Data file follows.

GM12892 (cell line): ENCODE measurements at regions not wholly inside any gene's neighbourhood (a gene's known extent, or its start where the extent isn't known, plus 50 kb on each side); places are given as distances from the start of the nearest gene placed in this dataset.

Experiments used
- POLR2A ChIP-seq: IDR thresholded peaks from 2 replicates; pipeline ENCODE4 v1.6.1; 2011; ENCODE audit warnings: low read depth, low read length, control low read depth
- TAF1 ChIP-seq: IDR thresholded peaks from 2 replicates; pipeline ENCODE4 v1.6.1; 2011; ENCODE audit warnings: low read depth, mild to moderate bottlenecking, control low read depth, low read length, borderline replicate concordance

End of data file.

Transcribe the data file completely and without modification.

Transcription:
GM12892 (cell line): ENCODE measurements at regions not wholly inside any gene's neighbourhood (a gene's known extent, or its start where the extent isn't known, plus 50 kb on each side); places are given as distances from the start of the nearest gene placed in this dataset.

Experiments used
- POLR2A ChIP-seq: IDR thresholded peaks from 2 replicates; pipeline ENCODE4 v1.6.1; 2011; ENCODE audit warnings: low read depth, low read length, control low read depth
- TAF1 ChIP-seq: IDR thresholded peaks from 2 replicates; pipeline ENCODE4 v1.6.1; 2011; ENCODE audit warnings: low read depth, mild to moderate bottlenecking, control low read depth, low read length, borderline replicate concordance